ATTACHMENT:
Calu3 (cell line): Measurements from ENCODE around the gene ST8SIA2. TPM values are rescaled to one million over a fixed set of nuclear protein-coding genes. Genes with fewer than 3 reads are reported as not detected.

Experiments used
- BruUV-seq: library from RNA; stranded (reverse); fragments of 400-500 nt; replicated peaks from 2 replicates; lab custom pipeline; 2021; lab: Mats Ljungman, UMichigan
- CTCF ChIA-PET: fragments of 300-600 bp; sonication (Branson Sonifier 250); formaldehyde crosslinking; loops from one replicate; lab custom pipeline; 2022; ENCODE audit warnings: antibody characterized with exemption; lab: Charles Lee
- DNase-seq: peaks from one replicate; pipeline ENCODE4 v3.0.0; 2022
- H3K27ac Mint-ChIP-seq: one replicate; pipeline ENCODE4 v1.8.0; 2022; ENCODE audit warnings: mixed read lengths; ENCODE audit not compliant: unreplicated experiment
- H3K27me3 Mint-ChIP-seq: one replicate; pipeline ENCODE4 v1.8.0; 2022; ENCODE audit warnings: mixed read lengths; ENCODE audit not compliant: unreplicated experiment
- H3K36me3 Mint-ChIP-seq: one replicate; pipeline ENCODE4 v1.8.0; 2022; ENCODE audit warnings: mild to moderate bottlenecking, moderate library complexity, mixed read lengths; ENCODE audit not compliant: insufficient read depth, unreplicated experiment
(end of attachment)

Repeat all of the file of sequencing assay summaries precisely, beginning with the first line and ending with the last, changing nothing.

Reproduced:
Calu3 (cell line): Measurements from ENCODE around the gene ST8SIA2. TPM values are rescaled to one million over a fixed set of nuclear protein-coding genes. Genes with fewer than 3 reads are reported as not detected.

Experiments used
- BruUV-seq: library from RNA; stranded (reverse); fragments of 400-500 nt; replicated peaks from 2 replicates; lab custom pipeline; 2021; lab: Mats Ljungman, UMichigan
- CTCF ChIA-PET: fragments of 300-600 bp; sonication (Branson Sonifier 250); formaldehyde crosslinking; loops from one replicate; lab custom pipeline; 2022; ENCODE audit warnings: antibody characterized with exemption; lab: Charles Lee
- DNase-seq: peaks from one replicate; pipeline ENCODE4 v3.0.0; 2022
- H3K27ac Mint-ChIP-seq: one replicate; pipeline ENCODE4 v1.8.0; 2022; ENCODE audit warnings: mixed read lengths; ENCODE audit not compliant: unreplicated experiment
- H3K27me3 Mint-ChIP-seq: one replicate; pipeline ENCODE4 v1.8.0; 2022; ENCODE audit warnings: mixed read lengths; ENCODE audit not compliant: unreplicated experiment
- H3K36me3 Mint-ChIP-seq: one replicate; pipeline ENCODE4 v1.8.0; 2022; ENCODE audit warnings: mild to moderate bottlenecking, moderate library complexity, mixed read lengths; ENCODE audit not compliant: insufficient read depth, unreplicated experiment